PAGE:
There is a crucial distinction between American and Chinese involvement in Africa. U.S. oil and mining companies are active all over the continent, including several countries not known for their democratic values and respect for human rights. Angola, ruled for the past three decades by the family clique of President Jose dos Santos; Equatorial Guinea, which according to the World Bank has a higher per capita GDP by purchasing power than either Britain or France and which, under the 30-year rule of Teodoro Obiang Nguema Mbasogo, has achieved a ranking of 136th out of 187 countries on the United Nations human development index.
But the companies in question are private, answerable to their shareholders. As long as they steer clear of countries under official U.S. sanctions (Sudan, Iran) and do not run afoul of the U.S. Foreign Corrupt Practices Act by bribing government officials, they can pretty much do as they please as long as the local authorities allow it.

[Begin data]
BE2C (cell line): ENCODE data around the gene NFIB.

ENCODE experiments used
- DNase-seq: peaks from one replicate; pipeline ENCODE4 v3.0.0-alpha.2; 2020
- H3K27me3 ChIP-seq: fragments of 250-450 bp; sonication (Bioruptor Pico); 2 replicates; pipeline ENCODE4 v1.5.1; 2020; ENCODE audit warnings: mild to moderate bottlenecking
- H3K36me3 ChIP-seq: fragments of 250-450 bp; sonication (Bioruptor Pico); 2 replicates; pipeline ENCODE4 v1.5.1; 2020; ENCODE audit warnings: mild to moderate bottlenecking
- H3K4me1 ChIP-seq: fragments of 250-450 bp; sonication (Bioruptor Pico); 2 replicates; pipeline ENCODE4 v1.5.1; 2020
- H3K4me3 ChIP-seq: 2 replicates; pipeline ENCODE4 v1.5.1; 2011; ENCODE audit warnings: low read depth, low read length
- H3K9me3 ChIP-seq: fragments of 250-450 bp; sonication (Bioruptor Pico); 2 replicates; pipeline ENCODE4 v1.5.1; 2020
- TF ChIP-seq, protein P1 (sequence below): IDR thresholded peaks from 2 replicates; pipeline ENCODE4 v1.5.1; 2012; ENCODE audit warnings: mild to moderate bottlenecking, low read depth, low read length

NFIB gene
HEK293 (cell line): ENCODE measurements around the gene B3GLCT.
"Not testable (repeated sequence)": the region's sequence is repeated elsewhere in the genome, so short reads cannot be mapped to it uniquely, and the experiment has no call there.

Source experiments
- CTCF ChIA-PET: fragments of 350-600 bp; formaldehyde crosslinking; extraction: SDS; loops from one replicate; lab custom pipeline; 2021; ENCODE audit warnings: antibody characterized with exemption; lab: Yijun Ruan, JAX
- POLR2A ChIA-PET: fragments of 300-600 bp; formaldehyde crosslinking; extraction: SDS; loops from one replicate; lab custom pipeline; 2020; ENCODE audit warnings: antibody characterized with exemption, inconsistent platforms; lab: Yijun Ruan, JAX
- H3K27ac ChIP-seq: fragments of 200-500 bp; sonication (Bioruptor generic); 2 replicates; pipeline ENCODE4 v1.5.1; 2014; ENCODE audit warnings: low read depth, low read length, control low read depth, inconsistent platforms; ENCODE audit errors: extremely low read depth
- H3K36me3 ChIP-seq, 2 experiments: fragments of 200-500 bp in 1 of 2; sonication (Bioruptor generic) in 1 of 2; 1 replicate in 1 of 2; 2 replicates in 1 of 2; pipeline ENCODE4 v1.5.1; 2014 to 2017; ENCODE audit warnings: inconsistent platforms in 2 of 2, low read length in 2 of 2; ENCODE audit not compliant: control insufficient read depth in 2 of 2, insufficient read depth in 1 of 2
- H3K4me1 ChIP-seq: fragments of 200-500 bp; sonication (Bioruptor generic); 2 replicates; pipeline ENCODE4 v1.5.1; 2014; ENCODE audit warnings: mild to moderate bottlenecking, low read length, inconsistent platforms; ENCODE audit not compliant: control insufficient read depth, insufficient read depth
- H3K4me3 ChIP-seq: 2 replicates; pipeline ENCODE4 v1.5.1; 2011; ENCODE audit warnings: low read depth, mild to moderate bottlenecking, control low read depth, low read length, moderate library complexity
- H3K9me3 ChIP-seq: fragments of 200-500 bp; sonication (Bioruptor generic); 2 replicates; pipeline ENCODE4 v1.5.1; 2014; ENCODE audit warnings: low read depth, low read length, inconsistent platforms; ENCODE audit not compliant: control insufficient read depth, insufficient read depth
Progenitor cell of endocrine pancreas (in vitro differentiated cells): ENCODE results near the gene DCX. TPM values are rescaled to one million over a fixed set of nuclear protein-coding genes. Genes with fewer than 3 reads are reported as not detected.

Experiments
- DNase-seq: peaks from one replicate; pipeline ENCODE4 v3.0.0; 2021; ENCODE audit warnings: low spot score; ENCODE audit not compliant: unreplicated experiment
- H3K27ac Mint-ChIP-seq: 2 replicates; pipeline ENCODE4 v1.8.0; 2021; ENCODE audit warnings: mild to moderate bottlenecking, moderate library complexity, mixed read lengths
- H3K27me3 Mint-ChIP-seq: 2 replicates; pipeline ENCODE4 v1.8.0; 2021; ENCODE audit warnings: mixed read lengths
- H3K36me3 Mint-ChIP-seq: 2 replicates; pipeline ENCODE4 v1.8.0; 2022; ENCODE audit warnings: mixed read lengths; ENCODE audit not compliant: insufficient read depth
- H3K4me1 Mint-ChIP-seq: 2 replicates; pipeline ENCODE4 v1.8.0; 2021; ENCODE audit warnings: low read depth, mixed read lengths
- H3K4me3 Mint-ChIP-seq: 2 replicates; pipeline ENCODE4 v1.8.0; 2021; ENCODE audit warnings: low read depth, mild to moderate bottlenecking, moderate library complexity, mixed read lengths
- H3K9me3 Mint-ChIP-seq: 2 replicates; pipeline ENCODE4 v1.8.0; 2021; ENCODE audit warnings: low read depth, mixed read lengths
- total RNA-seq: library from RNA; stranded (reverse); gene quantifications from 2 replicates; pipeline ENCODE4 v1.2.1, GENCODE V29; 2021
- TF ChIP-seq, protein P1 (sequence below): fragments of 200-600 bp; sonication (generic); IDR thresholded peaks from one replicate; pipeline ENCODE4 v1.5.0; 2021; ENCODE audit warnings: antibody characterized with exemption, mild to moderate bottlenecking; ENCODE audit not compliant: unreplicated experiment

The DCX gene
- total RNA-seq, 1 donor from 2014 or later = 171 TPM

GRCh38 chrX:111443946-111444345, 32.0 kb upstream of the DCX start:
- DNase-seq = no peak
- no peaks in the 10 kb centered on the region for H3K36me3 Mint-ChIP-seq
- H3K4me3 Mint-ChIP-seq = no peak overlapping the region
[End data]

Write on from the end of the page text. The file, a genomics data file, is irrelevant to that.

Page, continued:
Official U.S. assistance to Africa and other underdeveloped regions, on the other hand, often does come with stringent conditions attached. The U.S. Agency for International Development (USAID), which dispenses most of America’s non-military foreign assistance, operates programs to promote economic liberalization and regulatory reform, and democratic governance. The Millennium Challenge Corporation, created under the first George W. Bush administration, undertakes hugely ambitious infrastructure projects, most costing hundreds of millions of dollars. In order to qualify for such assistance a country must undergo a rigorous assessment of its commitment to and progress in achieving democratic governance, respect for human rights, and free markets.